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I used to have an old whole house intercom system with an integrated transformer inside the kitchen wall, far from the front doorbell. For the new basic doorbell, I was planning to power the doorbell transformer from the dining room receptacle just inside the front door, and put the chime just above there.

But, I just can't think of a good place (or right place) to put the doorbell transformer. I understand it is usually not inside a wall or in a junction box, but somewhere visible. Since this is old work, I can't easily run doorbell wire very far to put it in an attic or garage or closet.

Ideas:

  • In the dining room wall and attached to the outside of an existing junction box?
  • In the dining room wall and in its own junction box?
  • In the dining room wall and attached to a stud?
  • On the outside of the wall in the dining room and hidden behind something like a doorbell chime cover (my wife wants me to make one for the chime anyway)

Any ideas from DIYers or electricians? Thanks!

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    Many wall-plug-in transformers are off-white square blocks that look good. I have used decorative covers for various plug-in devices such as network range boosters, etc. – John Canon Nov 16 '20 at 5:09
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    Do you have attic access? Most of the transformers I install are in the attic. If you don’t have access it is common to place the transformer in wall behind or as part of the chime unit. – Ed Beal Nov 16 '20 at 14:31
  • @EdBeal No, the attic is not accessible near where the chime would go. If the transformer is inside the wall just behind the chime unit, that means the electrical line will be in a junction box right behind the chime unit. Does the transformer go in the junction box or just attached to a stud or the side of the box where the incoming line is? – Seth Packham Nov 16 '20 at 14:37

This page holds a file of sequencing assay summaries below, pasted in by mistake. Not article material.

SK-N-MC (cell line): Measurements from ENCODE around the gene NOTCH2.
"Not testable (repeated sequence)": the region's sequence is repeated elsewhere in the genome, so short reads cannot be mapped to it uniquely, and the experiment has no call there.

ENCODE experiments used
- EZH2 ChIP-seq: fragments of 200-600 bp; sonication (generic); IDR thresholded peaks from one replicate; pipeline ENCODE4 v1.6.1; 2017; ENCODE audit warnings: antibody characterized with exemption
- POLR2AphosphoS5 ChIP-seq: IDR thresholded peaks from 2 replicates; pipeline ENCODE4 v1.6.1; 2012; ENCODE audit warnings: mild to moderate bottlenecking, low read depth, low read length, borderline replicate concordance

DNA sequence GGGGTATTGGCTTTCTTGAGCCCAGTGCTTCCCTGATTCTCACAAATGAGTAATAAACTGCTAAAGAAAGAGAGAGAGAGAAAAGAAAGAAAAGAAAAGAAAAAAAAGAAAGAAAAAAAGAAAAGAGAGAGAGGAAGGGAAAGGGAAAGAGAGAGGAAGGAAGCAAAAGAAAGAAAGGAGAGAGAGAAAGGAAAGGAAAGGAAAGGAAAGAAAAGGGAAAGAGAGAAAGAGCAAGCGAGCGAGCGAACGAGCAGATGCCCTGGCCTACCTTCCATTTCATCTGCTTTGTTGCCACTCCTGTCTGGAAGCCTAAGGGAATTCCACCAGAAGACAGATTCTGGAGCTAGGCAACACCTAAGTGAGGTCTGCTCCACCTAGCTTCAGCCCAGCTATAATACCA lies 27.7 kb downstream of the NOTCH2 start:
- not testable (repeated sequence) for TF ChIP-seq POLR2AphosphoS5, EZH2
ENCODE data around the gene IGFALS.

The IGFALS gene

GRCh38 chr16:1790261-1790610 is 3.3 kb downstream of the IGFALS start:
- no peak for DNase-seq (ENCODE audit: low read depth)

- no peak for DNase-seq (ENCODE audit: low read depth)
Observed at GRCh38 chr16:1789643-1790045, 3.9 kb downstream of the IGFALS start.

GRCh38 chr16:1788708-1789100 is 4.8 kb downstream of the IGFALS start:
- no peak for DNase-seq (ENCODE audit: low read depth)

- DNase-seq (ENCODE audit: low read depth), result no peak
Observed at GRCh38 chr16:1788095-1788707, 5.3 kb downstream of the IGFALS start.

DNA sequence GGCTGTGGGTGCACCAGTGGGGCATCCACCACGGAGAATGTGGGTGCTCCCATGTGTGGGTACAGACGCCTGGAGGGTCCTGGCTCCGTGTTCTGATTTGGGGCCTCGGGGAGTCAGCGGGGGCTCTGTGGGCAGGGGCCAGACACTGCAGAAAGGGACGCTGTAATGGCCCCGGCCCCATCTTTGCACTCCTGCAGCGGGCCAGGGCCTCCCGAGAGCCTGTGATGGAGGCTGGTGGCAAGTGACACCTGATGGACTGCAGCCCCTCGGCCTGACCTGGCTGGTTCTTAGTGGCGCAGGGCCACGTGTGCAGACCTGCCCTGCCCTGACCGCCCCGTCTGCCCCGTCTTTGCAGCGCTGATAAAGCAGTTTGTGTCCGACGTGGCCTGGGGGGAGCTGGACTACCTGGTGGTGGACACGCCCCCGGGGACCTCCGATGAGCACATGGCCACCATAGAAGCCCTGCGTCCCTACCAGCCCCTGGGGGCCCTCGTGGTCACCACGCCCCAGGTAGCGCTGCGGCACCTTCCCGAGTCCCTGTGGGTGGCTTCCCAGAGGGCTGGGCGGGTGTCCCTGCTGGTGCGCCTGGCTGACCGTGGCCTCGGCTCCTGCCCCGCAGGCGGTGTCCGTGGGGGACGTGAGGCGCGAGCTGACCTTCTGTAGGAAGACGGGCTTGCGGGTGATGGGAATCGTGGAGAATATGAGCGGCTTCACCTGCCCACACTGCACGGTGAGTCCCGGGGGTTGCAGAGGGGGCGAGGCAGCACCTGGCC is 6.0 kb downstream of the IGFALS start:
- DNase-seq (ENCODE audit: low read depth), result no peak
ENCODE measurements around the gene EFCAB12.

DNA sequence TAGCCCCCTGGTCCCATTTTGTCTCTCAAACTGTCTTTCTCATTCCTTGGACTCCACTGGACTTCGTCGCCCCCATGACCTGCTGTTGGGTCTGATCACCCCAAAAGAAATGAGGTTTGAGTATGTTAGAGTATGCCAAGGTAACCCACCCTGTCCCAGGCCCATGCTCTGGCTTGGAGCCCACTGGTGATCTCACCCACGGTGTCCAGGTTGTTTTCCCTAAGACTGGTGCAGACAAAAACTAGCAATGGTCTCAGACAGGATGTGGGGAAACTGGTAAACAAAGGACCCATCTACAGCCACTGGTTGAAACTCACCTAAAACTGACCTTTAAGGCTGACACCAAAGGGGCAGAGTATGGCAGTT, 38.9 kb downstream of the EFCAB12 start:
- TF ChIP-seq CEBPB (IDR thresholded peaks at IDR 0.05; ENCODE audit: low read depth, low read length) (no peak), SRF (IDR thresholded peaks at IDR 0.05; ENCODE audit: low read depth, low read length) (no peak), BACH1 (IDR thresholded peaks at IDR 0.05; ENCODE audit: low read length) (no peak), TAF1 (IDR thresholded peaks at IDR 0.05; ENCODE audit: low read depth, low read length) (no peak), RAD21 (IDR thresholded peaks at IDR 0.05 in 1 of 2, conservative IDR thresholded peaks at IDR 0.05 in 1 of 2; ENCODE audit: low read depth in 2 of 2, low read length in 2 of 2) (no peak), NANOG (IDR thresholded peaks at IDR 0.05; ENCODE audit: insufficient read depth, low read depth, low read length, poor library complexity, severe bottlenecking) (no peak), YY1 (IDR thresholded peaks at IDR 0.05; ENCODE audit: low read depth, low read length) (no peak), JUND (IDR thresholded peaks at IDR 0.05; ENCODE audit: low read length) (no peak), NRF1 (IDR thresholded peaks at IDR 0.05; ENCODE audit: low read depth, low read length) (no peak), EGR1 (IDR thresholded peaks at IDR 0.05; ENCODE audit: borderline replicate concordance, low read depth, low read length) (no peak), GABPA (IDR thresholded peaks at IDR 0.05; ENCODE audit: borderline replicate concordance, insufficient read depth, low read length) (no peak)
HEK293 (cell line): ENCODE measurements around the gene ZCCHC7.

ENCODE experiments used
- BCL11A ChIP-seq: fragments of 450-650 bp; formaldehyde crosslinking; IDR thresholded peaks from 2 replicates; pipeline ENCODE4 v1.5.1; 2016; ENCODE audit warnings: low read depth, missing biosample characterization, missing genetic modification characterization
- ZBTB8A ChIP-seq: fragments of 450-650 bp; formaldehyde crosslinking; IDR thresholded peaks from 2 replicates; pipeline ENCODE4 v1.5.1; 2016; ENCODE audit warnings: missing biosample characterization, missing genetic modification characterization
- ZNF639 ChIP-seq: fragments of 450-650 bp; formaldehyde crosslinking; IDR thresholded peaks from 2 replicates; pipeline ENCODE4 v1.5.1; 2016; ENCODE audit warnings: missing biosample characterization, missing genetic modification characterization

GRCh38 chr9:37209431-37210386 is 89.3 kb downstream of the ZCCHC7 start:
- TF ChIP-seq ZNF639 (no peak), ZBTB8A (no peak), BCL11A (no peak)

• you can pretty much place it anywhere along the circuit that works for you. – dandavis Nov 16 '20 at 20:24
  • @dandavis I figured as much, but the main question is can it be hidden behind drywall in a junction box. – Seth Packham Nov 17 '20 at 4:12
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Generally, you are controlled by where the existing wiring is located.

Mounting a new transformer has to follow Code and its labeling and instructions, particularly where the AC mains side of the transformer is concerned. The 24V low-voltage wiring can follow the relaxed rules for low-voltage power, and be installed like thermostat wire. Here are 2 popular form-factors for 24V transformers:

  • Mounts to a knockout on the side of a metal box. AC mains wiring is inside the box, 24V is outside. Obviously this requires a metal box somewhere whose sides are exposed.
  • Mounts on the face of a 4x4 metal box, replacing the normal lid. Again AC mains is on one side, low voltage on the other.

Obviously both of these mounting types require unfinished "utility space" in your home where such things are not an aesthetic misfit. It's all the rage these days to destroy all utility space in homes in a mad quest for more listable square footage to puff up resale value. Unfortunately those people have painted themselves into a corner, tough luck for them.

You can also simply grab 24 VAC from the furnace transformer, from its R and C terminals (also available at the thermostat sometimes). It is usually oversized enough it doesn't mind a watt or two for a Ring camera. Transformers are very tolerant of short term overloads, their limiting factor being internal heat, so the short load of a doorbell chiming won't bother it at all.

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    Do keep in mind that 24VAC transformers do still sometimes come in "wall wart" form factors, which tend to be better aesthetic fits in semi-finished type spaces (such as storage closets and such) – ThreePhaseEel Nov 17 '20 at 1:18
  • @harper-reinstate-monica thanks for the ideas. Since I don't have access to an unfinished space. I'm wondering if there is an option where I can "hide" the transformer inside the wall – Seth Packham Nov 17 '20 at 4:11
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    @SethPackham No, you can't bury anything electrical inside the wall. ThreePhaseEel has the answer, transformers exist in plug-on/wall-wart configurations. However I have never seen a decent answer for how to get from the flexible cord into the in-wall wiring. – Harper - Reinstate Monica Nov 17 '20 at 19:27
  • @Harper-ReinstateMonica thank you – Seth Packham Nov 18 '20 at 16:29

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